As is very clear from my two previous posts, I am a firm believer in the ability of journalists to be objective in their reporting. I not only think we have the ability to be objective, but the obligation to be. A lot of what is discussed in chapters 2 and 3 of “The Mind of a Journalist” has to do with objectivity and professionalism.

The book describes what they term as a worldview. Basically, it means that all journalists come into the field with their own views of the world, their own political preferences, and their own values. Clearly, not all journalists are going to think exactly the same way. I don’t think objectivity calls for a journalists to put aside their values at all.  If I do, however, think it requires a journalist to be open-minded about the issue and do everything within their power to present both sides of a story.

Sometimes we may go into a story with the goal of being objective, and with full intent of being open-minded. We may find that the story has two sides, but one side has their facts wrong. Objectivity does not mean that we must present both sides as both sides see it, and just leave the viewer to decide which is wrong or which is right.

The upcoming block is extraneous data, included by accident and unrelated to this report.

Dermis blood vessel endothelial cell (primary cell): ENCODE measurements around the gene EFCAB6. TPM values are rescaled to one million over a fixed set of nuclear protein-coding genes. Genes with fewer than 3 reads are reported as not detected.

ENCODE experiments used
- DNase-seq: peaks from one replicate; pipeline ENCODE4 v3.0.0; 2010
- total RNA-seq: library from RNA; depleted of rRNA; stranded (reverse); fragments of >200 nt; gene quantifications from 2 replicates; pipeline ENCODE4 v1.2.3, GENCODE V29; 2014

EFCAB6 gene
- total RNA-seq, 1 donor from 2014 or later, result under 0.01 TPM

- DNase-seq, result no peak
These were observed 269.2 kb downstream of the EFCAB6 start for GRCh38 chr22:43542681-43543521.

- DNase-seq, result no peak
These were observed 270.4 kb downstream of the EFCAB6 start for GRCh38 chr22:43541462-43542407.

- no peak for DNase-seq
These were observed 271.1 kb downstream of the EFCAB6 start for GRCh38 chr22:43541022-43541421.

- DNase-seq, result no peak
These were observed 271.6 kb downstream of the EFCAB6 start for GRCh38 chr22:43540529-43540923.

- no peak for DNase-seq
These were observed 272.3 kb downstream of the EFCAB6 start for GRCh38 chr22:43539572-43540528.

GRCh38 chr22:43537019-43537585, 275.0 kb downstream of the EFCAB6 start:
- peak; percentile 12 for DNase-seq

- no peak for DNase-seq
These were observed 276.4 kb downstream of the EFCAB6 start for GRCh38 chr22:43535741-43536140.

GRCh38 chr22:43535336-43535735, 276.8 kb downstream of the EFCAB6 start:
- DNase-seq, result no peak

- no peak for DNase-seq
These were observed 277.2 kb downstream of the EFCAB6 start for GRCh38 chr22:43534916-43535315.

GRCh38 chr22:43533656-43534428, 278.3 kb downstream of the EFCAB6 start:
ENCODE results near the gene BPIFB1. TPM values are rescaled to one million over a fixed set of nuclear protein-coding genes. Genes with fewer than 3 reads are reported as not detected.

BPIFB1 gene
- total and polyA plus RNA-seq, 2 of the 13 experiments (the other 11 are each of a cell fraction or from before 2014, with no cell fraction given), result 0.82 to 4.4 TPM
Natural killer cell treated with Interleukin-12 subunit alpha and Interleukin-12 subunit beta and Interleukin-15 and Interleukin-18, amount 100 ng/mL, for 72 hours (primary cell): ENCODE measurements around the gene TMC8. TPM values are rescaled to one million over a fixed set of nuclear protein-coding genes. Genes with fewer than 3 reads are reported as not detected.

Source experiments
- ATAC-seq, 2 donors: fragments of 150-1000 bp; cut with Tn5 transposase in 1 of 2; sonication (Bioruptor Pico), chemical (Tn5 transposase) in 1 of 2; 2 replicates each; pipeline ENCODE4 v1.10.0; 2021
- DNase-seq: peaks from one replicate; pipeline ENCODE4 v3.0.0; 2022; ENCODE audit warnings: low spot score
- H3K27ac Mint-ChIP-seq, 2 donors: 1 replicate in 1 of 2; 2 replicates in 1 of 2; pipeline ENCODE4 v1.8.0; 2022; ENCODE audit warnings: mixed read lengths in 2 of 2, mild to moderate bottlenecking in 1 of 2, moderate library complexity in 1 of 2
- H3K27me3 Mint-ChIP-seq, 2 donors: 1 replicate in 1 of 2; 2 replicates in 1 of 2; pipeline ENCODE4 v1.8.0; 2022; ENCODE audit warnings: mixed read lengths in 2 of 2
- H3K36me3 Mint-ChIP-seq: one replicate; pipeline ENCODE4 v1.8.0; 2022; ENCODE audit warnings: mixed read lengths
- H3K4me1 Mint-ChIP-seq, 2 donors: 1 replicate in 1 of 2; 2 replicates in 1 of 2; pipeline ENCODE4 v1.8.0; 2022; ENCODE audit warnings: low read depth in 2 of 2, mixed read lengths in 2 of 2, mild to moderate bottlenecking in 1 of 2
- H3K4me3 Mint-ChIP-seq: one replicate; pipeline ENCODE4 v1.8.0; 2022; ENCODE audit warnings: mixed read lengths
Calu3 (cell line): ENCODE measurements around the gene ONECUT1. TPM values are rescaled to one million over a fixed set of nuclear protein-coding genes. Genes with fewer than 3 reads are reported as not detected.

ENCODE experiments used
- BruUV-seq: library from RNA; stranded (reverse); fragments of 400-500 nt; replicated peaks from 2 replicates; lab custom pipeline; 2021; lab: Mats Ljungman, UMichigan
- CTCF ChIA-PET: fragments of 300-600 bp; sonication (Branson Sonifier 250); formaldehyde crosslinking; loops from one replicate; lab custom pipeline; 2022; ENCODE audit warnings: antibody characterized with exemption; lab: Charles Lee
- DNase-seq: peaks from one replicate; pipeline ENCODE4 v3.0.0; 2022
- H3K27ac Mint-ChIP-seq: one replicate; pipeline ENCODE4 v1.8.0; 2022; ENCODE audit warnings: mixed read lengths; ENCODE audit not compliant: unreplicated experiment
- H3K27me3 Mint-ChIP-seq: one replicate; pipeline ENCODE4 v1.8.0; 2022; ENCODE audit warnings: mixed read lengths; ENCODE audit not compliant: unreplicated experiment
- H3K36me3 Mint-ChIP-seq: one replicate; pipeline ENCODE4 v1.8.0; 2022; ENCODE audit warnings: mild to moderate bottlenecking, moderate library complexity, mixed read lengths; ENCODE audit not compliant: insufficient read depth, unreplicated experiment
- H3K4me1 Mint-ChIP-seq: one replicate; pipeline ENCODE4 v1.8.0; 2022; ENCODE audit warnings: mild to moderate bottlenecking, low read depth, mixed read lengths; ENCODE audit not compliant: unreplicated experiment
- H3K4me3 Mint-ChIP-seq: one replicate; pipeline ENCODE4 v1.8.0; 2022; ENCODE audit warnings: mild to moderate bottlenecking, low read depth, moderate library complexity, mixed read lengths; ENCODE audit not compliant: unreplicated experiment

People who believe objectivity is an unrealistic goal, often use the example of of McCarthyism and how the media tended to just report what McCarthy said without contesting it. They see this as a failure of objectivity. I would contend that it was a failure of journalists to apply objectivity–that because stories were not assigned to investigate the inconsistencies in McCarthy’s accusations, that objectivity was never put into practice. It could be that the journalists let their own fear of communism get in the way of what should have been real reporting. It wasn’t until Edward Murrow finally exposed the truth that objectivity was restored to the media. If we know the truth in a story, the objective thing would be to present that truth as fact, like Murrow did.

Here’s a clip from Good Night, and Good Luck–one of my all-time favorite movies. This is Edward Murrow exposing the truth about McCarthy and kind of explaining how the whole country has been so scared of communism, that even the media has been afraid to expose the truth.

“The fault, dear Brutus, is not in our stars, but in ourselves.” Objectivity is not unattainable. Yes, we all have our own worldviews, but any failure to be objective is not because it is an unreachable goal, but rather that we have not reached high enough to attain it.  Continue reading